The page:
Portia Monologue (Act 2, Scene 1) "Nor for yours neither." | StageMilk

Portia Monologue (Act 2, Scene 1) “Nor for yours neither.”

Written by on | Monologues Unpacked

Shakespeare reminds us time and time again of the importance of clear communication in a healthy marriage. Had Othello spoken calmly and candidly to Desdemona, perhaps the story would’ve ended up differently. Had Julius Caesar listened to the concerns of his wife Calpurnia, perhaps his life would’ve been prolonged. In this case, Portia, the wife of Brutus, desperately seeks to understand what is causing her husband so much trouble and grief. She wishes to know why her husband is up and pacing around in the cold dank morning air, and why strange groups of men are coming to visit him in the dead of night. Portia is right to be suspicious, and perhaps the tragedy of Brutus’ story could have been avoided had he been able to open himself up to his wife.

As with any monologue, it’s essential we understand the story and given circumstances surrounding it. I’d advise you read the play, but at the very least read the scenes leading up to this moment or watch a video summary on Youtube. 

Once you have done this, head back here and we’ll dive into the text.

Original Text

Nor for yours neither. Y’have ungently, Brutus,
Stole from my bed: and yesternight at supper
You suddenly arose, and walked about,
Musing, and sighing, with your arms across;
And when I asked you what the matter was
You stared upon me with ungentle looks.
I urged you further: then you scratched your head,
And too impatiently stamped with your foot.
Yet I insisted, yet you answered not
But with an angry wafture of your hand
Gave sign for me to leave you. So I did,
Fearing to strengthen that impatience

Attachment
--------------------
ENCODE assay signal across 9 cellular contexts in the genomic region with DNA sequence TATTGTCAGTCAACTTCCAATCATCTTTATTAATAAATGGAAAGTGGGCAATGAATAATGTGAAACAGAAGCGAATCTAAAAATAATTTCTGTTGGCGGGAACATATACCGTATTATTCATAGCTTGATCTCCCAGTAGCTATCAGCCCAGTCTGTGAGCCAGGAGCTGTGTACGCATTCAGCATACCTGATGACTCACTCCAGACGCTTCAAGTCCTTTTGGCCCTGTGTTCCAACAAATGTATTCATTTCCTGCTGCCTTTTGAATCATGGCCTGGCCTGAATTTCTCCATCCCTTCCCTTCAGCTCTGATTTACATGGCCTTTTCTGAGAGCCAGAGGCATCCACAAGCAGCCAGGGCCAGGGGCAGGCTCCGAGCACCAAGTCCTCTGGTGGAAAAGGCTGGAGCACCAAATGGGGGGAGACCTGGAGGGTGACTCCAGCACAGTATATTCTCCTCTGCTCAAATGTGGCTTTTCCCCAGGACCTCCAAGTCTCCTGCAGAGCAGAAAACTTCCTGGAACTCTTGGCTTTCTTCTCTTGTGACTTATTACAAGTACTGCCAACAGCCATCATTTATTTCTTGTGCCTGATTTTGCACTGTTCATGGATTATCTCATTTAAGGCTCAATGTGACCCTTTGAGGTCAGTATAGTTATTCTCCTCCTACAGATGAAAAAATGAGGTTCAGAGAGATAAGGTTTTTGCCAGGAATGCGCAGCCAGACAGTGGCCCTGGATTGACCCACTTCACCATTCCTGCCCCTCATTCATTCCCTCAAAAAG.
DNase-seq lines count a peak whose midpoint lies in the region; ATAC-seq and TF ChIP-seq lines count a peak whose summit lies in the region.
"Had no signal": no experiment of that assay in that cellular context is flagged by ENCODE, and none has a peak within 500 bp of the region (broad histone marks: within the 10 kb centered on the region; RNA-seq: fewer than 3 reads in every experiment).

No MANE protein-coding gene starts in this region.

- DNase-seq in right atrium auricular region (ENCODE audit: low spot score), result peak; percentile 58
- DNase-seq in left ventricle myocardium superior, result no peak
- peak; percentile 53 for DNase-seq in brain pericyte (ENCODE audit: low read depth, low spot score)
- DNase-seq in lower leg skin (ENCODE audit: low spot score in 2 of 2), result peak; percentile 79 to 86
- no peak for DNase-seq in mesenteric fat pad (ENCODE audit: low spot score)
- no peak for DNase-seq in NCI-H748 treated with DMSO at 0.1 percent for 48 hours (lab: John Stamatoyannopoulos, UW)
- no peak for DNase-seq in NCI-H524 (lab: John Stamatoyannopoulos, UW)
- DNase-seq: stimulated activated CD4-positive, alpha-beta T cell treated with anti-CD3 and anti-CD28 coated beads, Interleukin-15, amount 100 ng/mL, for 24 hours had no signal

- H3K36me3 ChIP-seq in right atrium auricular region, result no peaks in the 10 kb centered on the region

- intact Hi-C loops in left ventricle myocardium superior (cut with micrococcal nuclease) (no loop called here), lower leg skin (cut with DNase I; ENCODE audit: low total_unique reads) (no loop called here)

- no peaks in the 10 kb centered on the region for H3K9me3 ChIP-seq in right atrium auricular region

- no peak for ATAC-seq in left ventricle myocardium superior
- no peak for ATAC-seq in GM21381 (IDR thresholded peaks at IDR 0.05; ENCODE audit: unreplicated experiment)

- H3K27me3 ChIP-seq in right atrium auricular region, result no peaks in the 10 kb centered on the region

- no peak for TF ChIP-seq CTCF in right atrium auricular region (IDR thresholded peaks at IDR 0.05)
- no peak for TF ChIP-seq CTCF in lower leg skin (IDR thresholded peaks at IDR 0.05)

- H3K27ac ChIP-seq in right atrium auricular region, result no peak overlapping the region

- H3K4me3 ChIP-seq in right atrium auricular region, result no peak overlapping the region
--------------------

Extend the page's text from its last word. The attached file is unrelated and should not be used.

Which seemed too much enkindled, and withal,
Hoping it was but an effect of humour,
Which sometime hath his hour with every man.
It will not let you eat, nor talk, nor sleep;
And could it work so much upon your shape
As it hath much prevailed on your condition,
I should not know you Brutus. Dear my lord,
Make me acquainted with your cause of grief.

Unfamiliar Language

Stole: in this context, Portia is saying Brutus has snuck out of bed. He has stolen himself from the bed.
Yesternight: Last night
Musing: a period of reflection or thought.
Wafture: : the act of waving or a wavelike motion. Brutus is ‘shooing’ portia away.
Enkindled: set on fire
withal: in addition
humour: (as opposed to laughter or comedy) a mood or state of mind

Modern Translation

The cue line for portia’s speech from Brutus is as follows:

Portia, what mean you? Wherefore rise you now?
It is not for your health thus to commit
Your weak condition to the raw, cold morning.

(Brutus asks Portia why she is awake, the cold morning may be dangerous to her health.)

It isn’t good for your health, either. Brutus, you have rudely
snuck out of my bed. And yesterday night at dinner,
you got up all of a sudden and started pacing around,
thinking deeply and sighing with your arms crossed,
and when I asked you what was the matter,
you stared at me harshly.
I kept trying to figure out what was wrong,
but you had a tantrum.
Even still i persisted, but you still didn’t tell me,
but waved me off and told me to leave you alone.